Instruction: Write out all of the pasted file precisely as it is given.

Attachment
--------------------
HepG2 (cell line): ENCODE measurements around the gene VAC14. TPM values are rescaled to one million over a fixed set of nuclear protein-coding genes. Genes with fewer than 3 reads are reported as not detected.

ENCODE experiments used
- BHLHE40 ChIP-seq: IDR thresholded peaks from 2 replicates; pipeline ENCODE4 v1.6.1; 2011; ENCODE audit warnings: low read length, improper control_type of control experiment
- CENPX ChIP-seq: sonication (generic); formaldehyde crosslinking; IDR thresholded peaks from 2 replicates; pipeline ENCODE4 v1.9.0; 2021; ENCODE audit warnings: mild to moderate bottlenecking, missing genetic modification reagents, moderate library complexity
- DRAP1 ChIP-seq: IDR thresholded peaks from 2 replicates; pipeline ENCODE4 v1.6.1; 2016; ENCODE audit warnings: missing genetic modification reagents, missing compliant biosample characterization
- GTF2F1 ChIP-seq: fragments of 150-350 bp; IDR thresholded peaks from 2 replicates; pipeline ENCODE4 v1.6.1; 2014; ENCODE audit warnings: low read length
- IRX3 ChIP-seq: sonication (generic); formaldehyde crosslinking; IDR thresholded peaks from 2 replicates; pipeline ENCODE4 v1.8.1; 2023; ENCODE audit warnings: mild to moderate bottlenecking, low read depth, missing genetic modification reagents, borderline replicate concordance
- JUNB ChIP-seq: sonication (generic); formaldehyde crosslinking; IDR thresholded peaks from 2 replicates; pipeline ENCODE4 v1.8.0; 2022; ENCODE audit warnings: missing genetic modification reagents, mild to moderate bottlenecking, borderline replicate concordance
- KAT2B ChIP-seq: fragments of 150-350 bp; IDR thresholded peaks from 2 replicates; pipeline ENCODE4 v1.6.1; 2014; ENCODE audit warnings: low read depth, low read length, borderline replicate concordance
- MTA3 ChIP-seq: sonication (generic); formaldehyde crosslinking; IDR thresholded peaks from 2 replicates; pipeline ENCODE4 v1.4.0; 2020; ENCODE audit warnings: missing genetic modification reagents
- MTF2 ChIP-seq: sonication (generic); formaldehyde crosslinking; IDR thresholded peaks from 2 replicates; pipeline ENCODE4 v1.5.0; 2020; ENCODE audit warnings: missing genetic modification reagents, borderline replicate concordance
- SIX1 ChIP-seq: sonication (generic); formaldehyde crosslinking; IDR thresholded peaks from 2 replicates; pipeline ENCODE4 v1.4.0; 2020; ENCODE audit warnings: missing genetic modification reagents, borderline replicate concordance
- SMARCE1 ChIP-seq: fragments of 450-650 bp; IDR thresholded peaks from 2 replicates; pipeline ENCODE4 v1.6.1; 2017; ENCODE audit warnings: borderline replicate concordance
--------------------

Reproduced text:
HepG2 (cell line): ENCODE measurements around the gene VAC14. TPM values are rescaled to one million over a fixed set of nuclear protein-coding genes. Genes with fewer than 3 reads are reported as not detected.

ENCODE experiments used
- BHLHE40 ChIP-seq: IDR thresholded peaks from 2 replicates; pipeline ENCODE4 v1.6.1; 2011; ENCODE audit warnings: low read length, improper control_type of control experiment
- CENPX ChIP-seq: sonication (generic); formaldehyde crosslinking; IDR thresholded peaks from 2 replicates; pipeline ENCODE4 v1.9.0; 2021; ENCODE audit warnings: mild to moderate bottlenecking, missing genetic modification reagents, moderate library complexity
- DRAP1 ChIP-seq: IDR thresholded peaks from 2 replicates; pipeline ENCODE4 v1.6.1; 2016; ENCODE audit warnings: missing genetic modification reagents, missing compliant biosample characterization
- GTF2F1 ChIP-seq: fragments of 150-350 bp; IDR thresholded peaks from 2 replicates; pipeline ENCODE4 v1.6.1; 2014; ENCODE audit warnings: low read length
- IRX3 ChIP-seq: sonication (generic); formaldehyde crosslinking; IDR thresholded peaks from 2 replicates; pipeline ENCODE4 v1.8.1; 2023; ENCODE audit warnings: mild to moderate bottlenecking, low read depth, missing genetic modification reagents, borderline replicate concordance
- JUNB ChIP-seq: sonication (generic); formaldehyde crosslinking; IDR thresholded peaks from 2 replicates; pipeline ENCODE4 v1.8.0; 2022; ENCODE audit warnings: missing genetic modification reagents, mild to moderate bottlenecking, borderline replicate concordance
- KAT2B ChIP-seq: fragments of 150-350 bp; IDR thresholded peaks from 2 replicates; pipeline ENCODE4 v1.6.1; 2014; ENCODE audit warnings: low read depth, low read length, borderline replicate concordance
- MTA3 ChIP-seq: sonication (generic); formaldehyde crosslinking; IDR thresholded peaks from 2 replicates; pipeline ENCODE4 v1.4.0; 2020; ENCODE audit warnings: missing genetic modification reagents
- MTF2 ChIP-seq: sonication (generic); formaldehyde crosslinking; IDR thresholded peaks from 2 replicates; pipeline ENCODE4 v1.5.0; 2020; ENCODE audit warnings: missing genetic modification reagents, borderline replicate concordance
- SIX1 ChIP-seq: sonication (generic); formaldehyde crosslinking; IDR thresholded peaks from 2 replicates; pipeline ENCODE4 v1.4.0; 2020; ENCODE audit warnings: missing genetic modification reagents, borderline replicate concordance
- SMARCE1 ChIP-seq: fragments of 450-650 bp; IDR thresholded peaks from 2 replicates; pipeline ENCODE4 v1.6.1; 2017; ENCODE audit warnings: borderline replicate concordance